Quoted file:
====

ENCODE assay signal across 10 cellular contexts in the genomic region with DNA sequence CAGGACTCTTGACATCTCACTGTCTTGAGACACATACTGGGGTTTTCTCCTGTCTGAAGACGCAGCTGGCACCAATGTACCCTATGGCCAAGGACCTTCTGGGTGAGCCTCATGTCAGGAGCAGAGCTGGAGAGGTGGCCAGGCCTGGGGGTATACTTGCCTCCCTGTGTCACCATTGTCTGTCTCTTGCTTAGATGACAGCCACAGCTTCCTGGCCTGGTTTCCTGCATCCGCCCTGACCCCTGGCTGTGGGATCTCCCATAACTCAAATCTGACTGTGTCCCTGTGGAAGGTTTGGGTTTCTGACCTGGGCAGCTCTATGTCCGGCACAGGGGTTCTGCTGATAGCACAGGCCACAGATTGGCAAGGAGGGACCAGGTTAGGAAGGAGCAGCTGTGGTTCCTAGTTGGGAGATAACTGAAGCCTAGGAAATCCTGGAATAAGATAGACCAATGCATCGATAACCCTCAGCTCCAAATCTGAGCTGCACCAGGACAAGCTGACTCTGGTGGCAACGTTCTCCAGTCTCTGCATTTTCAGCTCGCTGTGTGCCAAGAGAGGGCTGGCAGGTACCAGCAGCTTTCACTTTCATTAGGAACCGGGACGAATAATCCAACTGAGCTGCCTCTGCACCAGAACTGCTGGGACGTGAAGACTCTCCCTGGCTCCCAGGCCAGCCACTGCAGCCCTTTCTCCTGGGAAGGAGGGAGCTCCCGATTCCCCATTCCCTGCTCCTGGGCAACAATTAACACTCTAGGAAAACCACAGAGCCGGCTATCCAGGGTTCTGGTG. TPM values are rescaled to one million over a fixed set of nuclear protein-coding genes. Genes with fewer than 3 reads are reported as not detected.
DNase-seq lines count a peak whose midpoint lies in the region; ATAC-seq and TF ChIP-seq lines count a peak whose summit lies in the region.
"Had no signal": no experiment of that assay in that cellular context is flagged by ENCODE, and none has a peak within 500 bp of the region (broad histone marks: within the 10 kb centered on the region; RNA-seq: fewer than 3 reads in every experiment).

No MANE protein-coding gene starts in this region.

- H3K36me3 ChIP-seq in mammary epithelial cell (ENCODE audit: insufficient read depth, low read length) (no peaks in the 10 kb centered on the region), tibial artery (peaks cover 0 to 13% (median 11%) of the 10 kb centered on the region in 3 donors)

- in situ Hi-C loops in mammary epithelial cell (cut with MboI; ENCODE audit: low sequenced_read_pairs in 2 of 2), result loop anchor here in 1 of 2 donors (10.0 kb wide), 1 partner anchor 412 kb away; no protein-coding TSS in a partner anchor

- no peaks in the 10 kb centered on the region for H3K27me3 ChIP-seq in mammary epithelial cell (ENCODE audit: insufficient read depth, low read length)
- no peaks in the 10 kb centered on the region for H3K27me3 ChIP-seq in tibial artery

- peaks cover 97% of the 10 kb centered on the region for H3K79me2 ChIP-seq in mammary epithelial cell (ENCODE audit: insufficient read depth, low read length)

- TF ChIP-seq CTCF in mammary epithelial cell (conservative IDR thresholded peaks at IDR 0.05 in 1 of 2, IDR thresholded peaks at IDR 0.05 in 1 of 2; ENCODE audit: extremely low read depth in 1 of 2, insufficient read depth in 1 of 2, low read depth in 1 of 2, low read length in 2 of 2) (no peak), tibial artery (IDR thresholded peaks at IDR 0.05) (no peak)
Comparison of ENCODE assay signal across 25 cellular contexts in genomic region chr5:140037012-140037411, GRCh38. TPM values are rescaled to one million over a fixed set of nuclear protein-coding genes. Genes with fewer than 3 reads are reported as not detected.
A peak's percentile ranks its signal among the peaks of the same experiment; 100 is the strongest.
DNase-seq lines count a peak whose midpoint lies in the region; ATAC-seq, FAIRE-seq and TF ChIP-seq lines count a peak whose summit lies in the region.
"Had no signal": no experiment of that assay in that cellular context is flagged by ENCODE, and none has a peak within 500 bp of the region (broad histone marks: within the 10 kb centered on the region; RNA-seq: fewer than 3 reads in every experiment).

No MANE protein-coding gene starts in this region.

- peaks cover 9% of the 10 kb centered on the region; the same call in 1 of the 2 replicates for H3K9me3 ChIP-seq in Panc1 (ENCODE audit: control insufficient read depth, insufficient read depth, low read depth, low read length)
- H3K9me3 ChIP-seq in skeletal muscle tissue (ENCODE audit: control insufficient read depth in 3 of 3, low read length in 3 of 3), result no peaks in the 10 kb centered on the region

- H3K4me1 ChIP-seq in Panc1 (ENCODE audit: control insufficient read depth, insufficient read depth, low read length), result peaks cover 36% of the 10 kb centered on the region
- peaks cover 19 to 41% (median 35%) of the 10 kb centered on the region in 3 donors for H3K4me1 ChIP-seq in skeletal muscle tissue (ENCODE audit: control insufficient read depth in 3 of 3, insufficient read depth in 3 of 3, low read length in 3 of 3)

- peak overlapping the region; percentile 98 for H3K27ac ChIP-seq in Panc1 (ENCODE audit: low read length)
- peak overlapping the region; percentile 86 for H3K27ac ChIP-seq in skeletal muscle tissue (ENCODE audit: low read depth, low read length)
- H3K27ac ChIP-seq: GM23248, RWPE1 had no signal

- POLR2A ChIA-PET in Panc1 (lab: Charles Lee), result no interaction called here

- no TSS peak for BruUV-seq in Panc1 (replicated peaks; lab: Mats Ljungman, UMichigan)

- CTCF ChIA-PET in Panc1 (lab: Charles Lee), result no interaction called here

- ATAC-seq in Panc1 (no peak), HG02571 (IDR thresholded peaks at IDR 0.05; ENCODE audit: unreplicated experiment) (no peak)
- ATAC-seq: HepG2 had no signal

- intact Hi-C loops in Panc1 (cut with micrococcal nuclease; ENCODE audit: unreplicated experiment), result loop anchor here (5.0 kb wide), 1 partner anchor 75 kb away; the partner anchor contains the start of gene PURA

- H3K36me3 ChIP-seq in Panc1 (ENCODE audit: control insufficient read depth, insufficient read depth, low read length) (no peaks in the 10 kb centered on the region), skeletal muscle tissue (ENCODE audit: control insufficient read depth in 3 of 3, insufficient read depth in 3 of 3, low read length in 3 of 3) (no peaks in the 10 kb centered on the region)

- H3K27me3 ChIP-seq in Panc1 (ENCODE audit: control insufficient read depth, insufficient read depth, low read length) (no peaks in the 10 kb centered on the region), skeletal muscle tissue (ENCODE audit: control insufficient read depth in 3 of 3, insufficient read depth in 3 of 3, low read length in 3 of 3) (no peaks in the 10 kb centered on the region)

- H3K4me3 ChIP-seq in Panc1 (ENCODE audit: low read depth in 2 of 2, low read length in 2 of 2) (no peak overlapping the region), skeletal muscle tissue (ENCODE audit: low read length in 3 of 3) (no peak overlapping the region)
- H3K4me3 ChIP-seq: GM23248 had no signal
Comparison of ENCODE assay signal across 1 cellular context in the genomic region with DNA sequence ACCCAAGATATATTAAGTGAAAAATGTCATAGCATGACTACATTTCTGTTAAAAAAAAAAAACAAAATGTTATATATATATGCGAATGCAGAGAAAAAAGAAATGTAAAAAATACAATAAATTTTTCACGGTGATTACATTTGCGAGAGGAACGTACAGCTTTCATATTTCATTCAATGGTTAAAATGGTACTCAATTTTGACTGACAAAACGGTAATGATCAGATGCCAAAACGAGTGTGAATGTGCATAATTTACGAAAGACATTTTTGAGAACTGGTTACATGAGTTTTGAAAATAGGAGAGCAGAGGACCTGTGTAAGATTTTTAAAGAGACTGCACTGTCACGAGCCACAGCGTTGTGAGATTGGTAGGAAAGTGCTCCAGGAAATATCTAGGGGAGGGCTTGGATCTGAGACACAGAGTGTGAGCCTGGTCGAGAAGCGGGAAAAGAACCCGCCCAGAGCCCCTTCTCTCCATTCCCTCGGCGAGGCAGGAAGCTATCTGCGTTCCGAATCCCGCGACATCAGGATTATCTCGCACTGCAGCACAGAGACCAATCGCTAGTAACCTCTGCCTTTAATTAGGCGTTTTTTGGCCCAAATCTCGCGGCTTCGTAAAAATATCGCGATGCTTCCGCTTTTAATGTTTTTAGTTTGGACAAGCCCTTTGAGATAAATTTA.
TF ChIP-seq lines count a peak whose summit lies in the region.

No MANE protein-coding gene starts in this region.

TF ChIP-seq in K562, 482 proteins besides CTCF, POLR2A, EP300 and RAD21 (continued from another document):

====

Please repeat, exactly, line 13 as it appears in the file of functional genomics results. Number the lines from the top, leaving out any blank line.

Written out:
DNase-seq lines count a peak whose midpoint lies in the region; ATAC-seq, FAIRE-seq and TF ChIP-seq lines count a peak whose summit lies in the region.